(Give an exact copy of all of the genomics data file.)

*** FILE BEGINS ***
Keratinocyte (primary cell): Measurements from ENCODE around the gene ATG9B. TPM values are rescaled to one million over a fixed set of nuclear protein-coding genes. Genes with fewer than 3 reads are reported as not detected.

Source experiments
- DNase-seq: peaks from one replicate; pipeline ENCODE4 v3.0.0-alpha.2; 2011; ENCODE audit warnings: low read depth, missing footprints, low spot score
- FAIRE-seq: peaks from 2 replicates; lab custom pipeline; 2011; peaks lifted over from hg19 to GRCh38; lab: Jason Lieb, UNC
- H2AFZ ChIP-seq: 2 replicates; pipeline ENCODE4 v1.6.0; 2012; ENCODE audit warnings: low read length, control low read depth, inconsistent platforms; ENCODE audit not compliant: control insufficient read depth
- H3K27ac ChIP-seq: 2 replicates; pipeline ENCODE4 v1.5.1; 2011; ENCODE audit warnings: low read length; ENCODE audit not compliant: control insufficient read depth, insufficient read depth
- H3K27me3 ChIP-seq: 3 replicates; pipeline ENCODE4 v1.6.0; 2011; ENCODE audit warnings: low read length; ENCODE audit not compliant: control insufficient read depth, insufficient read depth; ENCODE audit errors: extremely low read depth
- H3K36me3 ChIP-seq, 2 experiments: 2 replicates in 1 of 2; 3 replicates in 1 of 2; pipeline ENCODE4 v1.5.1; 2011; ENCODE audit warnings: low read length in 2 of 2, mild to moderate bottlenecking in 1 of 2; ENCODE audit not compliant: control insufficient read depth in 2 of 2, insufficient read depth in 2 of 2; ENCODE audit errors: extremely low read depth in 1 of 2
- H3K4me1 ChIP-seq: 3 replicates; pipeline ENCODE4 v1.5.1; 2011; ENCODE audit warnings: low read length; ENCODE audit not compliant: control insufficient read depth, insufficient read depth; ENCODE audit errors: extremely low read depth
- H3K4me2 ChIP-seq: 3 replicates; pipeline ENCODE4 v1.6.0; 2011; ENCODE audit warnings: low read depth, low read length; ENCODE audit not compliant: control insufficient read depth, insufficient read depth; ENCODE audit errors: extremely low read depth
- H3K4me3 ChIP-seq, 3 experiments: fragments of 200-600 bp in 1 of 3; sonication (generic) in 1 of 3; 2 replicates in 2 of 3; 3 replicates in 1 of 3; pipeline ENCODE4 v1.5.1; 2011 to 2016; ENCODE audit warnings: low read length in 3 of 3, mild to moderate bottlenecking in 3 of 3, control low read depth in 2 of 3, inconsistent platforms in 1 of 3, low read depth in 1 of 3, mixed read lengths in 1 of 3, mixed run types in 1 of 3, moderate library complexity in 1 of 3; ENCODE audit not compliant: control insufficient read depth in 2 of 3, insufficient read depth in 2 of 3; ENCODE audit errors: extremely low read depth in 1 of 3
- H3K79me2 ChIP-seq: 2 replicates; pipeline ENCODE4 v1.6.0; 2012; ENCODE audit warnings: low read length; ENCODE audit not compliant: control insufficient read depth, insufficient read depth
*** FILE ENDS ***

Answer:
Keratinocyte (primary cell): Measurements from ENCODE around the gene ATG9B. TPM values are rescaled to one million over a fixed set of nuclear protein-coding genes. Genes with fewer than 3 reads are reported as not detected.

Source experiments
- DNase-seq: peaks from one replicate; pipeline ENCODE4 v3.0.0-alpha.2; 2011; ENCODE audit warnings: low read depth, missing footprints, low spot score
- FAIRE-seq: peaks from 2 replicates; lab custom pipeline; 2011; peaks lifted over from hg19 to GRCh38; lab: Jason Lieb, UNC
- H2AFZ ChIP-seq: 2 replicates; pipeline ENCODE4 v1.6.0; 2012; ENCODE audit warnings: low read length, control low read depth, inconsistent platforms; ENCODE audit not compliant: control insufficient read depth
- H3K27ac ChIP-seq: 2 replicates; pipeline ENCODE4 v1.5.1; 2011; ENCODE audit warnings: low read length; ENCODE audit not compliant: control insufficient read depth, insufficient read depth
- H3K27me3 ChIP-seq: 3 replicates; pipeline ENCODE4 v1.6.0; 2011; ENCODE audit warnings: low read length; ENCODE audit not compliant: control insufficient read depth, insufficient read depth; ENCODE audit errors: extremely low read depth
- H3K36me3 ChIP-seq, 2 experiments: 2 replicates in 1 of 2; 3 replicates in 1 of 2; pipeline ENCODE4 v1.5.1; 2011; ENCODE audit warnings: low read length in 2 of 2, mild to moderate bottlenecking in 1 of 2; ENCODE audit not compliant: control insufficient read depth in 2 of 2, insufficient read depth in 2 of 2; ENCODE audit errors: extremely low read depth in 1 of 2
- H3K4me1 ChIP-seq: 3 replicates; pipeline ENCODE4 v1.5.1; 2011; ENCODE audit warnings: low read length; ENCODE audit not compliant: control insufficient read depth, insufficient read depth; ENCODE audit errors: extremely low read depth
- H3K4me2 ChIP-seq: 3 replicates; pipeline ENCODE4 v1.6.0; 2011; ENCODE audit warnings: low read depth, low read length; ENCODE audit not compliant: control insufficient read depth, insufficient read depth; ENCODE audit errors: extremely low read depth
- H3K4me3 ChIP-seq, 3 experiments: fragments of 200-600 bp in 1 of 3; sonication (generic) in 1 of 3; 2 replicates in 2 of 3; 3 replicates in 1 of 3; pipeline ENCODE4 v1.5.1; 2011 to 2016; ENCODE audit warnings: low read length in 3 of 3, mild to moderate bottlenecking in 3 of 3, control low read depth in 2 of 3, inconsistent platforms in 1 of 3, low read depth in 1 of 3, mixed read lengths in 1 of 3, mixed run types in 1 of 3, moderate library complexity in 1 of 3; ENCODE audit not compliant: control insufficient read depth in 2 of 3, insufficient read depth in 2 of 3; ENCODE audit errors: extremely low read depth in 1 of 3
- H3K79me2 ChIP-seq: 2 replicates; pipeline ENCODE4 v1.6.0; 2012; ENCODE audit warnings: low read length; ENCODE audit not compliant: control insufficient read depth, insufficient read depth